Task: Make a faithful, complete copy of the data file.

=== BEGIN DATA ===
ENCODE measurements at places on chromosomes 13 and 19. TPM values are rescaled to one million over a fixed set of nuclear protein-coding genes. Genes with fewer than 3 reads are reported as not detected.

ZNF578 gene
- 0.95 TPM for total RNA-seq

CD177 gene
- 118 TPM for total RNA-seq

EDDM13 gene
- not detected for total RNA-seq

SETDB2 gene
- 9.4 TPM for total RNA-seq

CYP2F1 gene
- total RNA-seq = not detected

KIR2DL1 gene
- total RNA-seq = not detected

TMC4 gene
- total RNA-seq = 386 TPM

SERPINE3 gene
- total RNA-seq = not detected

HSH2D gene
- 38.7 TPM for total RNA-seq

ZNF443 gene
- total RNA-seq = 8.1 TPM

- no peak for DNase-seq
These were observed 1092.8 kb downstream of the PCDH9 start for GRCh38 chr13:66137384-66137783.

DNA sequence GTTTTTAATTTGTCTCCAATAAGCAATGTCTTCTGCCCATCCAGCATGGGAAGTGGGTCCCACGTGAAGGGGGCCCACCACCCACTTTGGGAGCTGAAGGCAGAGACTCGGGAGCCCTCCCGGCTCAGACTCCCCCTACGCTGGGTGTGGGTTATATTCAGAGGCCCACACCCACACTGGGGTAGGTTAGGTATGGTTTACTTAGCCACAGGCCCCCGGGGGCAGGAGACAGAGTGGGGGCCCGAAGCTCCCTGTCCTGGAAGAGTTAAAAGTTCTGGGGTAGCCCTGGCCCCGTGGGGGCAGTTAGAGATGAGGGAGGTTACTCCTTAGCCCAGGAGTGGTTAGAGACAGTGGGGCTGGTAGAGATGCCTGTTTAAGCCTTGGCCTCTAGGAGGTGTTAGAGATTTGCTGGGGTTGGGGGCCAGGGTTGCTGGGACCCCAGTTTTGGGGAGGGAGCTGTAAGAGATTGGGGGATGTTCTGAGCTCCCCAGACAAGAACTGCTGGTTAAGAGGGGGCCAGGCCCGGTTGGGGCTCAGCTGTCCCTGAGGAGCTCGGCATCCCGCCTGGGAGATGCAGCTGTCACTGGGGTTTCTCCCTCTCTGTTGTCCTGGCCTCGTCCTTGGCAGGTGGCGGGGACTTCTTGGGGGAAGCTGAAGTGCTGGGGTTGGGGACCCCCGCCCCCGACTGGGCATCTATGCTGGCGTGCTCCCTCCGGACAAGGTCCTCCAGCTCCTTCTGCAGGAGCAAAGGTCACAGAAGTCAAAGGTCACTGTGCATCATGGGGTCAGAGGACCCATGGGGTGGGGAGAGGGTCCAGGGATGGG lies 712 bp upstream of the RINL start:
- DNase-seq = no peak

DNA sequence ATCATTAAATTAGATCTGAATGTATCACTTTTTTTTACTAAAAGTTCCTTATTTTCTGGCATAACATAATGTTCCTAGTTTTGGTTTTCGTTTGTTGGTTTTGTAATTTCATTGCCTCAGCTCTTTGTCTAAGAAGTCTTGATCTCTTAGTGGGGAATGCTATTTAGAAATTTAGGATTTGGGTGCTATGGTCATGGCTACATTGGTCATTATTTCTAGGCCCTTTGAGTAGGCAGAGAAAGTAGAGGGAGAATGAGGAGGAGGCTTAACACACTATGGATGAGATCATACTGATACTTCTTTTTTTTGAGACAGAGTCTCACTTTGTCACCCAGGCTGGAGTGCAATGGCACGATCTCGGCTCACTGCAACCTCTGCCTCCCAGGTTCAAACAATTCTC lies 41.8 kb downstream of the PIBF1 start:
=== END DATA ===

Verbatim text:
ENCODE measurements at places on chromosomes 13 and 19. TPM values are rescaled to one million over a fixed set of nuclear protein-coding genes. Genes with fewer than 3 reads are reported as not detected.

ZNF578 gene
- 0.95 TPM for total RNA-seq

CD177 gene
- 118 TPM for total RNA-seq

EDDM13 gene
- not detected for total RNA-seq

SETDB2 gene
- 9.4 TPM for total RNA-seq

CYP2F1 gene
- total RNA-seq = not detected

KIR2DL1 gene
- total RNA-seq = not detected

TMC4 gene
- total RNA-seq = 386 TPM

SERPINE3 gene
- total RNA-seq = not detected

HSH2D gene
- 38.7 TPM for total RNA-seq

ZNF443 gene
- total RNA-seq = 8.1 TPM

- no peak for DNase-seq
These were observed 1092.8 kb downstream of the PCDH9 start for GRCh38 chr13:66137384-66137783.

DNA sequence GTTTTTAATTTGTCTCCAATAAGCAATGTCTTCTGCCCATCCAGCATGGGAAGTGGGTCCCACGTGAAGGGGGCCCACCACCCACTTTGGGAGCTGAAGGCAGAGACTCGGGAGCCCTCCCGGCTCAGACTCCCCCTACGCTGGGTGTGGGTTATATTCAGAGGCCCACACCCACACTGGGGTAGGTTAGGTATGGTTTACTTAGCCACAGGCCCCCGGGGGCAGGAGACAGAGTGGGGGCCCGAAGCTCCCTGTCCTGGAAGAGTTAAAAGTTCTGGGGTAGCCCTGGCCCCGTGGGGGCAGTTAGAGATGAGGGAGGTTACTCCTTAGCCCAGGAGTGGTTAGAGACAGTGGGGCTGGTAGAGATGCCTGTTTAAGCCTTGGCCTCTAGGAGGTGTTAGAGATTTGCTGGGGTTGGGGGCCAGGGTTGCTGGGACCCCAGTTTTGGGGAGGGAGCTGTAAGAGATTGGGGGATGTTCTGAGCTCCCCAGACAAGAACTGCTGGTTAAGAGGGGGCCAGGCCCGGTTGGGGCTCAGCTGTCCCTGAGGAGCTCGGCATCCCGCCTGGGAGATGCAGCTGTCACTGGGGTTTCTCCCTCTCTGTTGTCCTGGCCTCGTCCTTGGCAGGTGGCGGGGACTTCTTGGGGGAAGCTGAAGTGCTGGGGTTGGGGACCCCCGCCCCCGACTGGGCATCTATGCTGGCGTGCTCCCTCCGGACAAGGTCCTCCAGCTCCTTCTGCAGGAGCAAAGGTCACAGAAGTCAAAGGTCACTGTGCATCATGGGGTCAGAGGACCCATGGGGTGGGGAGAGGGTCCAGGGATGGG lies 712 bp upstream of the RINL start:
- DNase-seq = no peak

DNA sequence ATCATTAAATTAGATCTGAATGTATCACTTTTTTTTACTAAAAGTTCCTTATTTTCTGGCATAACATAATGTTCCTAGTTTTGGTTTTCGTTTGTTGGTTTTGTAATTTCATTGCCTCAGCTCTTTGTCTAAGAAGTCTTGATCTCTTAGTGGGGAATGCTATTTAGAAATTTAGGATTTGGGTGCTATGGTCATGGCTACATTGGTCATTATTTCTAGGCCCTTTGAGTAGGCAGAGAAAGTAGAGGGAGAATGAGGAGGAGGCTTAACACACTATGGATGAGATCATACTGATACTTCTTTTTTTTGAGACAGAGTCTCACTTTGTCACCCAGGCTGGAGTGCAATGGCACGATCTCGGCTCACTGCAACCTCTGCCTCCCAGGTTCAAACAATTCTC lies 41.8 kb downstream of the PIBF1 start: